The Ladies Page

| July/August 1968

Usually I don't favor continued stories, but in this particular instance I feel I left my readers not knowing what happened on our Texas hike 'way up the beach.'

We were up bright and early that morning, breakfasted at a restaurant that stayed open all night, and got to Boca Chica Beach before 7 A.M. It was beautiful out there, quiet and misty, and we were alone in the vast wonder of it. We stripped off our shoes and stockings to cross the first channel cut in by last fall's hurricane. I'm sure we both felt a bit of apprehension at what we were going to do.

It isn't quite the usual thing for two aging Wisconsin farmers to set out on a five mile hike that is five miles one way. Perhaps we were trying to prove we were 'still in the buggy,' as my Kansas pen pal puts it.

The beach birds were racing with the waves, adventuring out a short distance and then running back to what they considered the proper margin of safety. They also measured our approach with the same graceful retreats and returns. Tide was at low ebb right now and we only waded ankle depth as we set out on our adventure. At first it seemed to be fun to remain barefoot but there was broken glass and other signs of men having left their untidiness, so we put on our shoes again.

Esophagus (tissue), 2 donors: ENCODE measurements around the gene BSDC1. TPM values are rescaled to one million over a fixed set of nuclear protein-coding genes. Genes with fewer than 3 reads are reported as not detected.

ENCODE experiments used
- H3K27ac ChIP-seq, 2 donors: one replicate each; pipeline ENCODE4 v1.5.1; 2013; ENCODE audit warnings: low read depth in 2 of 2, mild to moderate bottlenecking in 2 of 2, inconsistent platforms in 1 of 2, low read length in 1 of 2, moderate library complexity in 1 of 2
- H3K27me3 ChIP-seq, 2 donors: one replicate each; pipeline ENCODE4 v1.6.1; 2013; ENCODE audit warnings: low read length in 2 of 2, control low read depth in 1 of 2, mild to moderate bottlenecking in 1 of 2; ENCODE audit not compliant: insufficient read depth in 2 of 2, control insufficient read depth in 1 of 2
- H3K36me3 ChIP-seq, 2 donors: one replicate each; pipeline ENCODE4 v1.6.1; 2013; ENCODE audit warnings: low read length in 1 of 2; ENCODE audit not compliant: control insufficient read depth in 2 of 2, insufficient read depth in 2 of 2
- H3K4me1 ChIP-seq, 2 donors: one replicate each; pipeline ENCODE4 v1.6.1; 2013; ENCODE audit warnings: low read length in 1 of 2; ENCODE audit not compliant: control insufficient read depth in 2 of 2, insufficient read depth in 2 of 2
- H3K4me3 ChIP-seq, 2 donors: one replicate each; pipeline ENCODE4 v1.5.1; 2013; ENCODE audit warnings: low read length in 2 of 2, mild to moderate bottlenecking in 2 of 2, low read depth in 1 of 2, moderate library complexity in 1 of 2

Novices that we were we brought no container to gather shells, and sand dollars. As we walked into the morning we filled our pockets. This wasn't satisfactory, especially for the fragile sand dollars. Alfred's shirt pocket worked, but not his pants pocket. When his shirt pocket was full he couldn't lean over or he would lose all we had gathered. So he resourcefully devised a sling of his white handkerchief and were we in business again. The shells was another matter. Before long I tied the sleeve ends of my sweater securely shut, slung it over my shoulders and began gathering to my heart's content.

Each mile I became heavier and heavier, and his shirt pocket filled up again. I had to do all the stooping while he looked at me with that amused smile which some husbands save for their wives. Some fisherman passed us with their jeeps while I secretly turned the thought over in my mind that they might ask us to ride back with them. They would have to get out too before high tide. We trudged on and on.


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